Lastly, Dodder Seed is Cuscuta chinensis, a parasitic plant used in Traditional Chinese Medicine (TCM). Since it’s an invasive plant pest, importation of whole seeds into the US is not allowed; however powders and crushed seeds are permitted.

Dodder—or Semen cuscutae (as it’s also known)—is used in TCM to treat “kidney-yang deficiency,” the symptoms of which may include erectile dysfunction, premature ejaculation, low sperm count and/or impotence.

There is very little experimental data on dodder, and what exists is fairly typical of studies on lesser-known medicinal plants: a handful of in-vitro and/or rodent studies that demonstrate biological activity, yet are difficult to extrapolate to human use.

For example, administering the “total flavones” in dodder seed lessened the hydrocortisone-induced testosterone decline in male mice. Obviously, this lends itself to the marketing of a supp that ostensibly boosts T… but this is a highly-contrived set of experimental conditions that may—or may not—translate into “real world” benefits.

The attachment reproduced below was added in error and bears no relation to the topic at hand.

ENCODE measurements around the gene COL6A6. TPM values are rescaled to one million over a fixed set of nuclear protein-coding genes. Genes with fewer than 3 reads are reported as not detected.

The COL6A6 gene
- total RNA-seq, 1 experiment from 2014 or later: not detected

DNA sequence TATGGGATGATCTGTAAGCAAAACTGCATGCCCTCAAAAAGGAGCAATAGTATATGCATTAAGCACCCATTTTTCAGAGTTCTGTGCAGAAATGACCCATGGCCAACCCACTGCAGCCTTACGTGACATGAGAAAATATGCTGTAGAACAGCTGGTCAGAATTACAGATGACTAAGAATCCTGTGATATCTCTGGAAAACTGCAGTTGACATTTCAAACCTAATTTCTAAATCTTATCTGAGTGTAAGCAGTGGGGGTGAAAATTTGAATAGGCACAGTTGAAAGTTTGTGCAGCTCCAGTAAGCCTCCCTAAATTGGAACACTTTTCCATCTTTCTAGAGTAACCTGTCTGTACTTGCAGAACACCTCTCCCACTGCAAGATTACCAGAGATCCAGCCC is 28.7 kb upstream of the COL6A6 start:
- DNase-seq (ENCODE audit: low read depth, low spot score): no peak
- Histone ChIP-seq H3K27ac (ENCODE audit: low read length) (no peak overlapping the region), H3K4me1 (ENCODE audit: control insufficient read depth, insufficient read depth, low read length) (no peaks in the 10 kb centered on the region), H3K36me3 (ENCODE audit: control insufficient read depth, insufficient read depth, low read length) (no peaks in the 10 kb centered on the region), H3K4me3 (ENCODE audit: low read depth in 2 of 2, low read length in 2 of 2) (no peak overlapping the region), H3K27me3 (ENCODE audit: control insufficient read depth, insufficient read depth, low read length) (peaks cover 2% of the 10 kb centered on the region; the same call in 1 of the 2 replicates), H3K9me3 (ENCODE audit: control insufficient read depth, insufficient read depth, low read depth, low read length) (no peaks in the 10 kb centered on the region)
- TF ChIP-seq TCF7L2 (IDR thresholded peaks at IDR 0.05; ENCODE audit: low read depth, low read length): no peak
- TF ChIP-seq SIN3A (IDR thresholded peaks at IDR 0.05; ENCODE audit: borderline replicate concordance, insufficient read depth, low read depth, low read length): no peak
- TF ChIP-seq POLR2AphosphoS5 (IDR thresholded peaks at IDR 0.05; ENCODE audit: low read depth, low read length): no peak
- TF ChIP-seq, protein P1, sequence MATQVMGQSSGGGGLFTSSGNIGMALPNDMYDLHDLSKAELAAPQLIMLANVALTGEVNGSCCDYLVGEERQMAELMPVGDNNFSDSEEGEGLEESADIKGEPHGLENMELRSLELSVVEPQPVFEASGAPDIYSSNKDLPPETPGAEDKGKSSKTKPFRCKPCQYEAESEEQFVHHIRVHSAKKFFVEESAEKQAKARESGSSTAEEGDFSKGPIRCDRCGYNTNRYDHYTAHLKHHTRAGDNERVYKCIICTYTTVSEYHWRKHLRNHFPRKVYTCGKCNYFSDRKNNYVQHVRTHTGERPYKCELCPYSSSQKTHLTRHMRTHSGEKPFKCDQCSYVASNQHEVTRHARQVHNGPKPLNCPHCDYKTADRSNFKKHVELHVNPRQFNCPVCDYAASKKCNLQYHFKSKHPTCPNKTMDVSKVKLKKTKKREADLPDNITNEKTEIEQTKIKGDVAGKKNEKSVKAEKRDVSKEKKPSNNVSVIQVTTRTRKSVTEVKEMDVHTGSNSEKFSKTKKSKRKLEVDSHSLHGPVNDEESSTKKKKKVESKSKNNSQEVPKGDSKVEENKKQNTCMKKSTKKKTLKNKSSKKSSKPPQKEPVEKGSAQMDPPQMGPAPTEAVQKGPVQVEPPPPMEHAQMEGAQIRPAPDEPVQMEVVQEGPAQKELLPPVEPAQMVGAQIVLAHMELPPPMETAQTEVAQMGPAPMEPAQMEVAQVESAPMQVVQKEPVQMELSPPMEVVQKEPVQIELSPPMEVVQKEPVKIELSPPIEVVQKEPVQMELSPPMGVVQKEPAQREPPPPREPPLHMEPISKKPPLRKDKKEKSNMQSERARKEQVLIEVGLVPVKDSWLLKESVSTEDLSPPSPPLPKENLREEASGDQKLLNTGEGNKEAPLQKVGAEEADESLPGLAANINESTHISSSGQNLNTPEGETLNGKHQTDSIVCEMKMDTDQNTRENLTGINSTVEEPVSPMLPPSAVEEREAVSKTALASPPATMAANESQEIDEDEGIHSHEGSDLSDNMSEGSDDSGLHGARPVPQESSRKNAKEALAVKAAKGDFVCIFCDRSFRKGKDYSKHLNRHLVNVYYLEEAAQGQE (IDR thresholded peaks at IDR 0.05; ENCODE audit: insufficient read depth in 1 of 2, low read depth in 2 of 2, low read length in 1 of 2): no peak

Likewise, T increases were seen when healthy immature rats were gavaged with 300mg/kg flavonoids extracted from C. chinensis, but that works out to a human equivalent dose (HED) of more than 3g for a 70kg man… which is waaaay more total flavonoids than could possibly be in a product like IGF-2.

At best, we can anticipate that dodder seed…

So based on the above information, what can we conclude about IGF-2?

Well, there’s evidence that safed musli, M. pruriens and R. rosea can help alleviate physical/psychological stress. Since ample doses (4200mg–8400mg) of IGF-2 are recommended, it’s highly likely that it could offer a boost to stamina and post-workout recovery.

Antioxidant components in the herbal ingredients might also help reduce oxidative stress. And given the reputations of safed musli and dodder seed, a libido boost could also be in the cards, although whether this is mediated by testosterone remains to be seen—the evidence is pretty thin at this point.

Spikes in growth hormone secretion are also likely, although—as noted above—this may not yield the results users are seeking.